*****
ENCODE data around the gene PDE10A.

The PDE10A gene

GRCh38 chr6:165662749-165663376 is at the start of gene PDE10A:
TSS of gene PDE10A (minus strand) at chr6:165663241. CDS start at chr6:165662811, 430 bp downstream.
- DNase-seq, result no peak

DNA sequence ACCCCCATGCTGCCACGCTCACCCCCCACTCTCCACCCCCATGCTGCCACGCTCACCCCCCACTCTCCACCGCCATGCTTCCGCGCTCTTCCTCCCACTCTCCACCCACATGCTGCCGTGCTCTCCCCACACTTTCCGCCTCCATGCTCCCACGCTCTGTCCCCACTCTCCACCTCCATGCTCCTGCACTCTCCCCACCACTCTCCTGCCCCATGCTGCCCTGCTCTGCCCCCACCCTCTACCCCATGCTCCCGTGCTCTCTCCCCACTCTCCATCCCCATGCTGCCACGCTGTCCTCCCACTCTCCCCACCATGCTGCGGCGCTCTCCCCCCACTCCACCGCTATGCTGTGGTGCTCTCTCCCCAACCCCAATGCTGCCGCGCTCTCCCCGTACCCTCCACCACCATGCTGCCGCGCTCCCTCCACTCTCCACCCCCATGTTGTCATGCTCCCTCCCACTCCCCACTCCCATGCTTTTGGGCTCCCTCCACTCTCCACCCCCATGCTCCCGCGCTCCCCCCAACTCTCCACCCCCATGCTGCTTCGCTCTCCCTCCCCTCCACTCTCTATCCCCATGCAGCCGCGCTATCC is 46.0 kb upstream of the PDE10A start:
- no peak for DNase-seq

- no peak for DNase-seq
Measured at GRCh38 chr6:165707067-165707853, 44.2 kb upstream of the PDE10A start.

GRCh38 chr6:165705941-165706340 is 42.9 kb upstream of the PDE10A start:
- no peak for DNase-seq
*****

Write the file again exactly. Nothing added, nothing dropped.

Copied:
ENCODE data around the gene PDE10A.

The PDE10A gene

GRCh38 chr6:165662749-165663376 is at the start of gene PDE10A:
TSS of gene PDE10A (minus strand) at chr6:165663241. CDS start at chr6:165662811, 430 bp downstream.
- DNase-seq, result no peak

DNA sequence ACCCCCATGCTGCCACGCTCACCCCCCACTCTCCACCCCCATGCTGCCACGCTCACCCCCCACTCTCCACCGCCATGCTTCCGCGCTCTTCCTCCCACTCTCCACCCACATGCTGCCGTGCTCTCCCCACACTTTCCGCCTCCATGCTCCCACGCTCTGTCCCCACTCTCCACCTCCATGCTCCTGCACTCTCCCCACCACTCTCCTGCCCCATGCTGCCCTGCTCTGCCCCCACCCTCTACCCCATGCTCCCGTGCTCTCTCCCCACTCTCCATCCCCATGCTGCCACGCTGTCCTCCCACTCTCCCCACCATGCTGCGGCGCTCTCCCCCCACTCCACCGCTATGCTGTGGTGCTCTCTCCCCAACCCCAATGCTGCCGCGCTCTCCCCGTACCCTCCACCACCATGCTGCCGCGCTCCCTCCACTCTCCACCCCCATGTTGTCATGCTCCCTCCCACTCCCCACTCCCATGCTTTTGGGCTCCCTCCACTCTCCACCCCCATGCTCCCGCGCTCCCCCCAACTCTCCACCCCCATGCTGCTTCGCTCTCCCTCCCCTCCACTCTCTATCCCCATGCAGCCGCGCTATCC is 46.0 kb upstream of the PDE10A start:
- no peak for DNase-seq

- no peak for DNase-seq
Measured at GRCh38 chr6:165707067-165707853, 44.2 kb upstream of the PDE10A start.

GRCh38 chr6:165705941-165706340 is 42.9 kb upstream of the PDE10A start:
- no peak for DNase-seq